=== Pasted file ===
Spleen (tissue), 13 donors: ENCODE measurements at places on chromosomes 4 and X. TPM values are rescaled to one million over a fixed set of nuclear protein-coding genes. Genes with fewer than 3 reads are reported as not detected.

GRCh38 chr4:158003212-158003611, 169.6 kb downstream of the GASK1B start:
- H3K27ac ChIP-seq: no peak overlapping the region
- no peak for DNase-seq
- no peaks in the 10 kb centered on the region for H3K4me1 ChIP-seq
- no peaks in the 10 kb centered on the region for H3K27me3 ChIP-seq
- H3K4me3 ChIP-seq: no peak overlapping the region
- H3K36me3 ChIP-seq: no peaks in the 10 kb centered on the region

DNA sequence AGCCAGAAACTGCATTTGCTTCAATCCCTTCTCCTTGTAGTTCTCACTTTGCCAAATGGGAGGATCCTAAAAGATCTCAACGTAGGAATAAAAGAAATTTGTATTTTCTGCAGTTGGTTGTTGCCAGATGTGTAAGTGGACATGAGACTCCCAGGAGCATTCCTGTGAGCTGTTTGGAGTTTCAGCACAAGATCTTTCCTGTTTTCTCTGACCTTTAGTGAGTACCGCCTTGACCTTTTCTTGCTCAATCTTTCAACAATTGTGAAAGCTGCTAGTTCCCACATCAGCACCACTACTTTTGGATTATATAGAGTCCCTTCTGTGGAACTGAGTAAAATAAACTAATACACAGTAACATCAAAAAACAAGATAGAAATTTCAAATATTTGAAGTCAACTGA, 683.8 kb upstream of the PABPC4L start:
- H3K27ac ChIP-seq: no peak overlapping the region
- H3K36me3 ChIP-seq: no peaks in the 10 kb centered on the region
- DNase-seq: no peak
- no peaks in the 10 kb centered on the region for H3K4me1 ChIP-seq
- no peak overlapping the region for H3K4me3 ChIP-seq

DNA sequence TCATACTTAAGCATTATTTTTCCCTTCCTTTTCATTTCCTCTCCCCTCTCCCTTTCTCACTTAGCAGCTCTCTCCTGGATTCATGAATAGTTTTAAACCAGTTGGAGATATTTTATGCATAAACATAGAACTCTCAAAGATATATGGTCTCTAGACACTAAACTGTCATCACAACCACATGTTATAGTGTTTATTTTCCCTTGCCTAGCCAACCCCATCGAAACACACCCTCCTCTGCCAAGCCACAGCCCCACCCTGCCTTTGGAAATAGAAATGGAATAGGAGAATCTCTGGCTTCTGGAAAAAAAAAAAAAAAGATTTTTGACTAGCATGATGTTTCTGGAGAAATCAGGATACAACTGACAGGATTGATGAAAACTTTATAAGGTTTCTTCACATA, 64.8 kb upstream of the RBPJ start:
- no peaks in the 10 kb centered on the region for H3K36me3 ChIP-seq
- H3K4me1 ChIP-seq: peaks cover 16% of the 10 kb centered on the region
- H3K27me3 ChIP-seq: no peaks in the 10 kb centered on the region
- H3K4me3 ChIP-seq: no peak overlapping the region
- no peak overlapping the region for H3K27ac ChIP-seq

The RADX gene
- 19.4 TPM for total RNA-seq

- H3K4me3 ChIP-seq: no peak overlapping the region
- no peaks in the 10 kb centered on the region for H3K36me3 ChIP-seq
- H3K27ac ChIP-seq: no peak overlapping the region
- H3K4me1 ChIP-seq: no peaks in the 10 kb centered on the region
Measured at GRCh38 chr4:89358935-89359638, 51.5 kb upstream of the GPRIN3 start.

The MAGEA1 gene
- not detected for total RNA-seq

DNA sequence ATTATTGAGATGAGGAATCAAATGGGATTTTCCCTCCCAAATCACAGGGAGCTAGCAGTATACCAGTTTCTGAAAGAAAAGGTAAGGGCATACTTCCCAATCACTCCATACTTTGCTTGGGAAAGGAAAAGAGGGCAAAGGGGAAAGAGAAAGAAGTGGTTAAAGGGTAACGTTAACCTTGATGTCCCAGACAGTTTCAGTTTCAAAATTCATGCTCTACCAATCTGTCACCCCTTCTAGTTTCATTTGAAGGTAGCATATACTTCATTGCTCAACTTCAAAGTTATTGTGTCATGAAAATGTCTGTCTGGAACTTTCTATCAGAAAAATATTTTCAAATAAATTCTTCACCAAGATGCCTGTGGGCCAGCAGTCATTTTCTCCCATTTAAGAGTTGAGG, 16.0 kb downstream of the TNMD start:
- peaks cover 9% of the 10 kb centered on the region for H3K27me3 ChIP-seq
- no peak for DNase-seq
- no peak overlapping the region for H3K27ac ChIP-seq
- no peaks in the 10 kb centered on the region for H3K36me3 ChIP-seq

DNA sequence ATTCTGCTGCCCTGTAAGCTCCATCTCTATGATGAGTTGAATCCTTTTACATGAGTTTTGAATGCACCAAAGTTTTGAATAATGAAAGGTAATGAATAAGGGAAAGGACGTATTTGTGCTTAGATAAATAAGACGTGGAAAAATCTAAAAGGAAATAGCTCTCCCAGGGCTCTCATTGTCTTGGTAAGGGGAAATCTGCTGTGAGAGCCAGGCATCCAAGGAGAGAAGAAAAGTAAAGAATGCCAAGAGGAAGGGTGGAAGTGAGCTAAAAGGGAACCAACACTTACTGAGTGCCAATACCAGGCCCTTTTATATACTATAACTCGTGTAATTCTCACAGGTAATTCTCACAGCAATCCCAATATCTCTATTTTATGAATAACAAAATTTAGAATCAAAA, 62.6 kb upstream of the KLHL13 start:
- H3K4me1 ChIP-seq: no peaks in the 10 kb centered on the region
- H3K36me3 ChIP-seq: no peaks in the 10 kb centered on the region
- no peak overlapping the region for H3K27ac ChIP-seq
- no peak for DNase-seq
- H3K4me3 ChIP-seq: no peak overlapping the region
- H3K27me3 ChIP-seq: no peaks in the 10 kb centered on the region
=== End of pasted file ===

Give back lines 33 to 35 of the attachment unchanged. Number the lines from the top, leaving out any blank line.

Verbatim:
- no peak overlapping the region for H3K27ac ChIP-seq
- no peaks in the 10 kb centered on the region for H3K36me3 ChIP-seq

DNA sequence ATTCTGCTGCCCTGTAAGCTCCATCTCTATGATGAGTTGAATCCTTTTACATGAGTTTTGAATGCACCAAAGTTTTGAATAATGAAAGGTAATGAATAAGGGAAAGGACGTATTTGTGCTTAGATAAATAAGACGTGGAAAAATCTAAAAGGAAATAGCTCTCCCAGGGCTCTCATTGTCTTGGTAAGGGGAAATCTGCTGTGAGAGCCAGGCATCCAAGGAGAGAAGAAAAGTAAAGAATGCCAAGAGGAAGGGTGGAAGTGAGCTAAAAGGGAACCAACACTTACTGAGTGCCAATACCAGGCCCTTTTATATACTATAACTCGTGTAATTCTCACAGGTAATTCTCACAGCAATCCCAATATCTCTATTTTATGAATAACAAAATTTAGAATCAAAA, 62.6 kb upstream of the KLHL13 start: